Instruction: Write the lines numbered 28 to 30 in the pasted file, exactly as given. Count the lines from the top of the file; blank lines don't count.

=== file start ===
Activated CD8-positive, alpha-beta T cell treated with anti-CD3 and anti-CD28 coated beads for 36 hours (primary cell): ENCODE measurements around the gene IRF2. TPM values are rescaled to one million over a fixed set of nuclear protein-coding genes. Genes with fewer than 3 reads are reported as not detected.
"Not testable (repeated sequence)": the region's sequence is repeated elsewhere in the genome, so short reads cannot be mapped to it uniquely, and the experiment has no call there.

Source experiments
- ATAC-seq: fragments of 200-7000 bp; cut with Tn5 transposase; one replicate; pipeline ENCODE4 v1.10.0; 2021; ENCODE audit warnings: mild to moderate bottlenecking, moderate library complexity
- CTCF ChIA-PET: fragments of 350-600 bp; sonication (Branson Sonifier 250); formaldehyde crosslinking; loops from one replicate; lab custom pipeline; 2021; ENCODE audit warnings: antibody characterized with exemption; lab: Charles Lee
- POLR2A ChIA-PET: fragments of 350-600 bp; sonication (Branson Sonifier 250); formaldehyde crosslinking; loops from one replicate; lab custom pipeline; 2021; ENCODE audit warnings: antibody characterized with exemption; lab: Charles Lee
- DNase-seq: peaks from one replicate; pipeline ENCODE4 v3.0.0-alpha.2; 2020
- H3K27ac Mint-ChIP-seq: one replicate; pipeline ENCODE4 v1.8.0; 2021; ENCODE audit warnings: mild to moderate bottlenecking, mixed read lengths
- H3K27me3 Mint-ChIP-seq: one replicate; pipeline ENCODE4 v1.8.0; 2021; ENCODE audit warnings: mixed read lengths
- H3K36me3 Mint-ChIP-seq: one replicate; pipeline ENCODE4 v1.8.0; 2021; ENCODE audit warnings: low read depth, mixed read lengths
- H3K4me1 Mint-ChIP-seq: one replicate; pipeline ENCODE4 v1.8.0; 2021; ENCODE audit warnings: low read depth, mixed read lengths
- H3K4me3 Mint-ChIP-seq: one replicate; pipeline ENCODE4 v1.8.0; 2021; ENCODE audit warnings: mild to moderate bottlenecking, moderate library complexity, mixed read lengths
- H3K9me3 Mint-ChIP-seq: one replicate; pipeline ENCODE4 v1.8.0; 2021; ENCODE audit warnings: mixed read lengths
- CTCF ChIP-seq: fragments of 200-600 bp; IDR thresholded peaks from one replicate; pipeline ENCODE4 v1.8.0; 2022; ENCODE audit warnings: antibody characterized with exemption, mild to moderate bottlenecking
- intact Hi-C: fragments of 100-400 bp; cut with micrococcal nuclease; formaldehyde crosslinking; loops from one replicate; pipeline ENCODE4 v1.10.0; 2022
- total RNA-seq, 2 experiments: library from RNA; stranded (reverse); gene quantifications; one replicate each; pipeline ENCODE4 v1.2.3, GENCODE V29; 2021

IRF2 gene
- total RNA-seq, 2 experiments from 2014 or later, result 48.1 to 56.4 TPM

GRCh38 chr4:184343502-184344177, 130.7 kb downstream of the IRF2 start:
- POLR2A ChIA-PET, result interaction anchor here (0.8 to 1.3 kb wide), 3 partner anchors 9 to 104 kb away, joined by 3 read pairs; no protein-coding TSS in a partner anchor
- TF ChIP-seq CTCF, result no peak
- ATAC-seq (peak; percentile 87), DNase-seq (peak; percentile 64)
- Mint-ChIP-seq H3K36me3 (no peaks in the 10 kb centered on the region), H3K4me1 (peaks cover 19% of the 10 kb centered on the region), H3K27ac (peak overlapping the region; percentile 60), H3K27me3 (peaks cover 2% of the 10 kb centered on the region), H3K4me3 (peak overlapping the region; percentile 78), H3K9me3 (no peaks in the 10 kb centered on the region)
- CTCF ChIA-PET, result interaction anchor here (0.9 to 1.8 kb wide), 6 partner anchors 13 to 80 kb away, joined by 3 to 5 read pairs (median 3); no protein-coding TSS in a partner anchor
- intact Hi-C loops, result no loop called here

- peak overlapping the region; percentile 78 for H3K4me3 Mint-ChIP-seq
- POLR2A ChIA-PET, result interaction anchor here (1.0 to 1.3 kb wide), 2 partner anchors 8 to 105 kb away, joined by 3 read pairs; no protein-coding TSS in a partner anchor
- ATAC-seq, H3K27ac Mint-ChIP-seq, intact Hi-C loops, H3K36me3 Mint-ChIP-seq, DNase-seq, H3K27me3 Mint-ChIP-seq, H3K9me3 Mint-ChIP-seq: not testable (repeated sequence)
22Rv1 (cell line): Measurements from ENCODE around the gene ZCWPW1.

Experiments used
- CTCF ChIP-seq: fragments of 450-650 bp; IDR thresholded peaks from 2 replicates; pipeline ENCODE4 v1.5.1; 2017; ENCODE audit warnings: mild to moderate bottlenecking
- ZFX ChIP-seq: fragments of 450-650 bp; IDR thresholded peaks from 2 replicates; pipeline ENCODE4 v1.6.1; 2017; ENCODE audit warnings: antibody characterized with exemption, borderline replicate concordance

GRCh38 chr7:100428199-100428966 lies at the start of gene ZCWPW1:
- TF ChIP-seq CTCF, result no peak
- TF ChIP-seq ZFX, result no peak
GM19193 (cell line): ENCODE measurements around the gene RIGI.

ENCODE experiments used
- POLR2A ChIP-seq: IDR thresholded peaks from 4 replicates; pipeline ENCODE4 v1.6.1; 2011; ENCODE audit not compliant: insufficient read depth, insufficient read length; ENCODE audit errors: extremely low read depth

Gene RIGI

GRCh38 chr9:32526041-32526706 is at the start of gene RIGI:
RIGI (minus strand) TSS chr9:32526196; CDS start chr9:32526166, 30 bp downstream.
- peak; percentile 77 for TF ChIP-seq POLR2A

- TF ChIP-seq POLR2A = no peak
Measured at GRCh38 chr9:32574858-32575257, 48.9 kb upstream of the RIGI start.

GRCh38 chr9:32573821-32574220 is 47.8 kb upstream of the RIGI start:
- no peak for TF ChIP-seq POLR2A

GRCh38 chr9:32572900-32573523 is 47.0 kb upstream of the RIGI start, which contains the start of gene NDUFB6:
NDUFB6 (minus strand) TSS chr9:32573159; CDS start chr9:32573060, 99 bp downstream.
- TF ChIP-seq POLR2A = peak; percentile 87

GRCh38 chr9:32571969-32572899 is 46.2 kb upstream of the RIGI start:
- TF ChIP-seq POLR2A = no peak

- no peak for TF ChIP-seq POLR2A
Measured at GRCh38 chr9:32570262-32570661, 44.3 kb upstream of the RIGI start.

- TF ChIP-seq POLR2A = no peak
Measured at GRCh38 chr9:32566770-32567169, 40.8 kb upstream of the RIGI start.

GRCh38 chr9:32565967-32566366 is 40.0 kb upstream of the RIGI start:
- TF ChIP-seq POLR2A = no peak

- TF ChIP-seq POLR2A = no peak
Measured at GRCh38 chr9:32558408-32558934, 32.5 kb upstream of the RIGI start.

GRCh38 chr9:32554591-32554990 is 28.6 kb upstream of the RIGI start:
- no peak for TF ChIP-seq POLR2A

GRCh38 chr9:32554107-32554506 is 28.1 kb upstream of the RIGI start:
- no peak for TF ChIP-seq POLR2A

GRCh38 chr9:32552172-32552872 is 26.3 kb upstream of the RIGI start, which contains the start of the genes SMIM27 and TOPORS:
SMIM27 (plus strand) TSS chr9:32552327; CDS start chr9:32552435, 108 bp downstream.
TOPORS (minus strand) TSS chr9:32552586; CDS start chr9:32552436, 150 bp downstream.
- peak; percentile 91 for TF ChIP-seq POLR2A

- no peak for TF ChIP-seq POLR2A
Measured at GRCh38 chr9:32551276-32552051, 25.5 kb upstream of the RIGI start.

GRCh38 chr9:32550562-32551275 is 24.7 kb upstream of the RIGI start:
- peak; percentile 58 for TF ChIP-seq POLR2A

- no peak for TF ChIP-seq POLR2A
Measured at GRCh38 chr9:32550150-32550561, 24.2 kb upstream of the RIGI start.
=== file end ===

- ATAC-seq, H3K27ac Mint-ChIP-seq, intact Hi-C loops, H3K36me3 Mint-ChIP-seq, DNase-seq, H3K27me3 Mint-ChIP-seq, H3K9me3 Mint-ChIP-seq: not testable (repeated sequence)
22Rv1 (cell line): Measurements from ENCODE around the gene ZCWPW1.

Experiments used